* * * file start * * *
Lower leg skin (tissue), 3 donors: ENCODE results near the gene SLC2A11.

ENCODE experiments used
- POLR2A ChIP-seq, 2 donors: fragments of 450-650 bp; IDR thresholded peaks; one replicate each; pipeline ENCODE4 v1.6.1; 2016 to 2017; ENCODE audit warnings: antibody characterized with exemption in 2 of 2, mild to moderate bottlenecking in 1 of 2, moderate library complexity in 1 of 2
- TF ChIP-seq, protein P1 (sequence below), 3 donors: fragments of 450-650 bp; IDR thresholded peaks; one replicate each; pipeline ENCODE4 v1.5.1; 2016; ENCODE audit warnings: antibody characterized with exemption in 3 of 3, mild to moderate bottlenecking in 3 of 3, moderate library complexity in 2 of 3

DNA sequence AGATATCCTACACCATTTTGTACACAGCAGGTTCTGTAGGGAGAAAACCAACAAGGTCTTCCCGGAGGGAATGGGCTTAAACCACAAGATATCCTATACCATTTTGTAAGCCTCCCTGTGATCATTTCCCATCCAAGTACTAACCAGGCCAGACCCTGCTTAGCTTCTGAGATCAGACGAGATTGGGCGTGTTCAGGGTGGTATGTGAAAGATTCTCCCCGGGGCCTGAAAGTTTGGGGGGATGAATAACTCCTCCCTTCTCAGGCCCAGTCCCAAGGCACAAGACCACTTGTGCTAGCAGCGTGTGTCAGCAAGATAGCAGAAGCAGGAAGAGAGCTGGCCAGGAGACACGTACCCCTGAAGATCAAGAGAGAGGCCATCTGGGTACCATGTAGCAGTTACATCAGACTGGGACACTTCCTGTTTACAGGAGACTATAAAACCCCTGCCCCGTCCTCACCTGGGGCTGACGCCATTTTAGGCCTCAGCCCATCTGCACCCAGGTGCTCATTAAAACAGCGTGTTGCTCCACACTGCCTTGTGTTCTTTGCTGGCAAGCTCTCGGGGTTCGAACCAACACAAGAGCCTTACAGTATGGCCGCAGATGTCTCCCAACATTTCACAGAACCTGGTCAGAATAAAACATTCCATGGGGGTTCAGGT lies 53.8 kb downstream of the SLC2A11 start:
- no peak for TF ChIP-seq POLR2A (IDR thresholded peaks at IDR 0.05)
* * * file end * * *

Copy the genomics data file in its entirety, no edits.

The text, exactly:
Lower leg skin (tissue), 3 donors: ENCODE results near the gene SLC2A11.

ENCODE experiments used
- POLR2A ChIP-seq, 2 donors: fragments of 450-650 bp; IDR thresholded peaks; one replicate each; pipeline ENCODE4 v1.6.1; 2016 to 2017; ENCODE audit warnings: antibody characterized with exemption in 2 of 2, mild to moderate bottlenecking in 1 of 2, moderate library complexity in 1 of 2
- TF ChIP-seq, protein P1 (sequence below), 3 donors: fragments of 450-650 bp; IDR thresholded peaks; one replicate each; pipeline ENCODE4 v1.5.1; 2016; ENCODE audit warnings: antibody characterized with exemption in 3 of 3, mild to moderate bottlenecking in 3 of 3, moderate library complexity in 2 of 3

DNA sequence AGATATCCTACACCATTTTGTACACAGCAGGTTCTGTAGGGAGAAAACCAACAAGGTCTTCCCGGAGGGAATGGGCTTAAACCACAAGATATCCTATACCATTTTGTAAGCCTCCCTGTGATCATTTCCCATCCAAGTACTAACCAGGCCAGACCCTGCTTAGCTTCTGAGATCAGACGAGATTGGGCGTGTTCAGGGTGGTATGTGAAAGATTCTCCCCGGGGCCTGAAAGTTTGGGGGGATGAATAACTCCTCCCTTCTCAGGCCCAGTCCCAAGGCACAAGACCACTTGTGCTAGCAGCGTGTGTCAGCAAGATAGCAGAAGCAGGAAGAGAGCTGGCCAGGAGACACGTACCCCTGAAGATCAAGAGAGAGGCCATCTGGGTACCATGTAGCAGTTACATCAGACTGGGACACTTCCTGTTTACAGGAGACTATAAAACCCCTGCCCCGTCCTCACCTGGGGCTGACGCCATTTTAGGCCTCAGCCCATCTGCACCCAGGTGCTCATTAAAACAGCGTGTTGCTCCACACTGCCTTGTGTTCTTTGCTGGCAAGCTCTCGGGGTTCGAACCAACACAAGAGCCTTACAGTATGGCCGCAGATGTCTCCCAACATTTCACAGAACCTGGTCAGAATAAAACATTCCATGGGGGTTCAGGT lies 53.8 kb downstream of the SLC2A11 start:
- no peak for TF ChIP-seq POLR2A (IDR thresholded peaks at IDR 0.05)